But what a difference 15 years can make! Though the magazine originally focused on the quick-serve segment, it soon became apparent that QSR (both the magazine and the segment) included fast-casual concepts, too. From the debut issue—in which the premier “Ones to Watch” segment highlighted California Pizza Kitchen ASAP, a so-called “premium fast serve”—it became clear that fast casual couldn’t be stopped or ignored.
Within a few short years, our writers put together a host of stellar pieces dedicated to shedding light on what the fast-casual
movement was, how to define it, whether it was a trend poised to stick around, and what the competition meant for quick serves. Perhaps most telling about the trend’s staying power was QSR’s new tagline in August 2003:
“Quality and Speed for Restaurant Success.”
Also making waves during our history: consumers’ increasing desire and demand for healthier food options. Through the years, the health issue—whether it was the low-fat craze of the late ’90s, the trans-fat fixation in 2005, or the sodium scare in 2009—has become trendier and obviously more pertinent, as waistlines and the rate of obesity across America have rapidly ballooned.
While the struggle of reconciling food that’s healthy with food that boosts the bottom line plagues the industry, advances have been made along the way to account for any effect our industry’s products might have on the well-being of our customers (just look at McDonald’s recent switch from apples to fries in Happy Meals as an example).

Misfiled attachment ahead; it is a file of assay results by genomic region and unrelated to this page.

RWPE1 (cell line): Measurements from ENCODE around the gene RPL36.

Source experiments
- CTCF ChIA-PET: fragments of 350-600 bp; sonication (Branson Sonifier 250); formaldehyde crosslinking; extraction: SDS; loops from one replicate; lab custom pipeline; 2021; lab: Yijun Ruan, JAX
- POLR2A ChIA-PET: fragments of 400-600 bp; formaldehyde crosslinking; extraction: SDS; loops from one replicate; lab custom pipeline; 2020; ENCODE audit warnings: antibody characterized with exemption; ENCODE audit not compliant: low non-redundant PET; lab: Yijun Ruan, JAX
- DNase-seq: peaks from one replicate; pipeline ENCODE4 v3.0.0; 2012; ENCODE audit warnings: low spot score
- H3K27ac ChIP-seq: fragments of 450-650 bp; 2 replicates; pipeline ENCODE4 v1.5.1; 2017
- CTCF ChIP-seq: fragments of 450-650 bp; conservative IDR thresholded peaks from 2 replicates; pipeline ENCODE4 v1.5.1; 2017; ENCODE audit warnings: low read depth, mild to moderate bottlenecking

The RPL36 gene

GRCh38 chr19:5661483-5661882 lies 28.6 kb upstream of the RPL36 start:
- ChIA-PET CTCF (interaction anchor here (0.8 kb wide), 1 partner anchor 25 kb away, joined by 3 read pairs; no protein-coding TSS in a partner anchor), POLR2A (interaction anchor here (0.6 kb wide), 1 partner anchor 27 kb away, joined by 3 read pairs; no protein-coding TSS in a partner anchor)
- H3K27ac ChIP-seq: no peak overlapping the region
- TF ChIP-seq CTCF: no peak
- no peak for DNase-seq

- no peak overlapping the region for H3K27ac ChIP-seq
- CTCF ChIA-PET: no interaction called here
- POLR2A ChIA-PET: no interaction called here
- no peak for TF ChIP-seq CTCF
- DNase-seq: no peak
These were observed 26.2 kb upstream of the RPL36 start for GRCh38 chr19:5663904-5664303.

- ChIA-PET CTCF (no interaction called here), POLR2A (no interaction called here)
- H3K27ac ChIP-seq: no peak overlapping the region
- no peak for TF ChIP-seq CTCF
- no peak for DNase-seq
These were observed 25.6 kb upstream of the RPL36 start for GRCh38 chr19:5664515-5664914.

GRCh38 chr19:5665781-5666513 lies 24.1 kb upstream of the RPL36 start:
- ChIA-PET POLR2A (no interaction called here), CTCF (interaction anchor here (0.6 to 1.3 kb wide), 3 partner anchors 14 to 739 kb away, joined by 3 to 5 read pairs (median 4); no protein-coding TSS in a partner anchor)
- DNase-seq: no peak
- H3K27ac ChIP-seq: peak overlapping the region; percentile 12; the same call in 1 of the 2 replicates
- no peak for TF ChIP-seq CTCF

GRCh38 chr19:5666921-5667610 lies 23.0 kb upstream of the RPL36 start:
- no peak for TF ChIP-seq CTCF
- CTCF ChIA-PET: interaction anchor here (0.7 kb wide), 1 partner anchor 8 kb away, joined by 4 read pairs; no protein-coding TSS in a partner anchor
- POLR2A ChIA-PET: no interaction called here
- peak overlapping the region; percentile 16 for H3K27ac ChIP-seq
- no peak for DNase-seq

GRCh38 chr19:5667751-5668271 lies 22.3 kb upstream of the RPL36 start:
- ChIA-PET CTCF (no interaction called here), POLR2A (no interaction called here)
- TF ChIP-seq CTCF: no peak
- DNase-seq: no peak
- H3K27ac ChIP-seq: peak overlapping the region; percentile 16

We’ve also traced amazing innovation in the foodservice industry and beyond, from the rise of the Internet, the growing use of debit and credit cards, and the recent social media phenomenon to the more widely acknowledged concern over sustainable and ethically sourced products and practices.
Unfortunately, we’ve also
been witness to some of the greatest disasters and tragedies to take
place on American soil. QSR has illustrated how quick-serve operators have helped their communities in the face of tragedies like September 11, Hurricane Katrina, and the BP oil spill.
But we haven’t just chronicled great struggles; we’ve also seen our share of triumphs in the segment. We’ve pioneered ground-breaking studies along the way, such as the QSR 50 and the annual Drive-Thru Study, which have spurred
countless quick serves to put their best efforts toward bringing home the top prize.
Speaking of prizes, QSR has won its fair share over the years, from a host of Eddie Awards to the esteemed 2003 Jesse H. Neal Award for business journalism. But without a doubt, our biggest award—or reward, rather—is the opportunity to serve our readers. No matter how the landscape alters over the next 15, 30, 45, or even 100 years, bringing you in-depth coverage of everything you need to know to survive and thrive in the industry will always remain our top priority.